Institute for War and Peace Reporting | Giving Voice, Driving Change
Ukraine: The Logic of War
It looks like Ukraine can shortly expect a new phase of the war, one in which no one will be safe. And the sooner we prepare ourselves for it psychologically, the fewer casualties there will be.
No one now harbours any illusion that Russian president Vladimir Putin will stop at anything. Russia has sadly passed the point of no return. It is beyond the point where it could reconsider and seek a compromise. The logic of counter-terrorism operations is such that the more tightly the insurgents are encircled, the more dangerous they become to the civilian population.
The full support the US State Department is giving Ukraine, the new sanctions imposed by the European Union and Japan, the total debacle the Kremlin has suffered internationally, and the failure of the [insurgent] military operation in the Donbas will all inevitably force Putin to look for new ways of escalating tensions in Ukraine.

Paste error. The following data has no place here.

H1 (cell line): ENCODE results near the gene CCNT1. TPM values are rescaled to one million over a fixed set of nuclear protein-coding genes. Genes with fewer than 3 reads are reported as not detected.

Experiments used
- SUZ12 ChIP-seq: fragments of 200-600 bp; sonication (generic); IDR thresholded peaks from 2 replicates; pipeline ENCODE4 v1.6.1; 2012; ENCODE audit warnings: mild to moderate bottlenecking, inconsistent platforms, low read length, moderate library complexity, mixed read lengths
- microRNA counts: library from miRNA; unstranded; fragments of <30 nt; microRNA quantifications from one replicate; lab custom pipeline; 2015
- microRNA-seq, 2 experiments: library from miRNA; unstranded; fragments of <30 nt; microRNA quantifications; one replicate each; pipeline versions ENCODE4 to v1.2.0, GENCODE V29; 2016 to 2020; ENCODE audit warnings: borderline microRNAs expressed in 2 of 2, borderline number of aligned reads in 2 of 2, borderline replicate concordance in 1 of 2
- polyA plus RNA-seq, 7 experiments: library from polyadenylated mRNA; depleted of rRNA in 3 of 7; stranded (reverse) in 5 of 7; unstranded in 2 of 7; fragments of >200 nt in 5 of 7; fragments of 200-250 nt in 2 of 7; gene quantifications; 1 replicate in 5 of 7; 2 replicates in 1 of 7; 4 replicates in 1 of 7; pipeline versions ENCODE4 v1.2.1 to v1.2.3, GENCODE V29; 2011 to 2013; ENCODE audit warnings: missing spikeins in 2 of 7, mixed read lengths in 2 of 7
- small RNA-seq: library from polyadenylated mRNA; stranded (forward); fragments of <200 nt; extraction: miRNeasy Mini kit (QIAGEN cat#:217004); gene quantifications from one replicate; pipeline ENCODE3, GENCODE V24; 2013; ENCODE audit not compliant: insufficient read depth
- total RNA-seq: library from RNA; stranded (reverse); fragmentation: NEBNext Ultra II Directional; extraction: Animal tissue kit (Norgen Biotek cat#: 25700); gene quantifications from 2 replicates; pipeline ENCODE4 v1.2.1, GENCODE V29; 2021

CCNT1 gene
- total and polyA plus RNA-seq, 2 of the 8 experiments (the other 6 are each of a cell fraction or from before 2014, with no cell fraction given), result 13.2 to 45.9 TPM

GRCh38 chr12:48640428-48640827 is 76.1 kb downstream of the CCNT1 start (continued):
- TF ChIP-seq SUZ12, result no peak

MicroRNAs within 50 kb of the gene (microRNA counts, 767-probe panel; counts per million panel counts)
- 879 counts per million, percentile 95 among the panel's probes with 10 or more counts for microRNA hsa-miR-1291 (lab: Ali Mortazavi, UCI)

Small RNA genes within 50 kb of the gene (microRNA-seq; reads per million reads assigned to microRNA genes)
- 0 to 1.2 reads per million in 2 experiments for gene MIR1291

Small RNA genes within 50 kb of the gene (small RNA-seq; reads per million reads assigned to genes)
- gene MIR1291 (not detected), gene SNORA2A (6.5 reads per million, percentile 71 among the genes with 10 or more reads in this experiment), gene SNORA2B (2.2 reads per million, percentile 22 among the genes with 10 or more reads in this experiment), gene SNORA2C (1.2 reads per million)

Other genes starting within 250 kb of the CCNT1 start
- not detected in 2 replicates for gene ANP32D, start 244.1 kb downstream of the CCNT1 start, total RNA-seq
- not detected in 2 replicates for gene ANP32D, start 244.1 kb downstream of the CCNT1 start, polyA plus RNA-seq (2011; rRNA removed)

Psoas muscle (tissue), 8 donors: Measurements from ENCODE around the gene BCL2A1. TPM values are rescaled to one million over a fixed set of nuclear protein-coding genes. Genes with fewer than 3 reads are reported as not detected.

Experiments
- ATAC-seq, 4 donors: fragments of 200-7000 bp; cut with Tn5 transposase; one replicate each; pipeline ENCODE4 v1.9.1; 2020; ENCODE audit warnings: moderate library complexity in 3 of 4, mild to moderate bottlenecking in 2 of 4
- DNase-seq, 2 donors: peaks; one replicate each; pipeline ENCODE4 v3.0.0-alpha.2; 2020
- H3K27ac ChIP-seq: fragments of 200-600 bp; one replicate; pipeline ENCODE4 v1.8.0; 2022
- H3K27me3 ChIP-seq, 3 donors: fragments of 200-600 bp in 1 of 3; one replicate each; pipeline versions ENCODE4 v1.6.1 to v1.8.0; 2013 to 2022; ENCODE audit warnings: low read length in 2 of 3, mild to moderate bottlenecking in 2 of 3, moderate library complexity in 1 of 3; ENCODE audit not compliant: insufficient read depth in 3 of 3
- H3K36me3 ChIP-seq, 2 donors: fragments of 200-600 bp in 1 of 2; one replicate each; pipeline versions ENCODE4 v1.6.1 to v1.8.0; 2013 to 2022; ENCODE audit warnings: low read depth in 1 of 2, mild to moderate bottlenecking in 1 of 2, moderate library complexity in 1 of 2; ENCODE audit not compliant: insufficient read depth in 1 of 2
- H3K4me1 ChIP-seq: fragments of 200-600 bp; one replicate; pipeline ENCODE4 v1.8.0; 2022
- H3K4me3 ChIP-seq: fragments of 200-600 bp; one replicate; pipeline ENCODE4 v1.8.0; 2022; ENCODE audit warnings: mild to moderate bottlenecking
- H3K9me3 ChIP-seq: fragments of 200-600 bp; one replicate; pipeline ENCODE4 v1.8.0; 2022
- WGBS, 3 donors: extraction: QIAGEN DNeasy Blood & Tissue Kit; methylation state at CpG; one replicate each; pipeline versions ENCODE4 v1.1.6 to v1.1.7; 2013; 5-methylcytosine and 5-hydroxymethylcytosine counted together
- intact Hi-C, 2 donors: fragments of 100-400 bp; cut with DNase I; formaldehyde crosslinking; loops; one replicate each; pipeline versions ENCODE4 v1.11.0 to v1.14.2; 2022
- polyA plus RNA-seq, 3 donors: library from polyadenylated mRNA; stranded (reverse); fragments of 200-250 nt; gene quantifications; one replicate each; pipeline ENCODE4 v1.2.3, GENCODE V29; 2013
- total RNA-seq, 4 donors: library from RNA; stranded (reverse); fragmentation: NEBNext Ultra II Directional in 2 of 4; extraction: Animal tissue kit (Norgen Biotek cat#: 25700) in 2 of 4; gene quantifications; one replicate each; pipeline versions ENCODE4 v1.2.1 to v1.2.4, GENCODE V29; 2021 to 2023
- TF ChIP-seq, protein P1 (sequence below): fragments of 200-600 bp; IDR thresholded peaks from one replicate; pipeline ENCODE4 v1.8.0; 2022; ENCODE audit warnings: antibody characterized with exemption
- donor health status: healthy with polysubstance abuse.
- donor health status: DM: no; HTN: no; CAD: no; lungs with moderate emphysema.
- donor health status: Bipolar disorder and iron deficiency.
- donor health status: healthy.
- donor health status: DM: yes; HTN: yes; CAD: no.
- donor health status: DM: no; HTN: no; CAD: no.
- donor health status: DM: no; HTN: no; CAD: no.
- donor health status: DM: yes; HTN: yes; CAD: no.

We have seen how capable the Russian secret services are of running this kind of operation, for example at the Nord Ost theatre [2002 siege in Moscow], and the explosions at Volgograd train station [December 2013] and at Astrakhan’s central market . In those cases, they were targeting their own citizens. Now the FSB and GRU professions have a completely free hand as they are up against real enemies, the Ukrainians. There could therefore be explosions anywhere this August – at the Stirol chemicals plant [in Horlivka], at the Privoz market [Odessa], on the Dnepropetrovsk water network, or on the Kharkiv underground.
There are visible signs of a new phase in this sanguinary war – the synchronised escape of insurgent leaders from the counter-terror operation zone, the grenade-launcher attack on the mayor of Lviv, the assassination of the mayor of Kremenchug, the near-miss attack on the governor of Poltava, the perpetual warnings of mines planted at various buildings, the attack on the PrivatBank in Kharkiv, and the increasing activity of intelligence-gathering and sabotage groups among the separatists all across the east of country.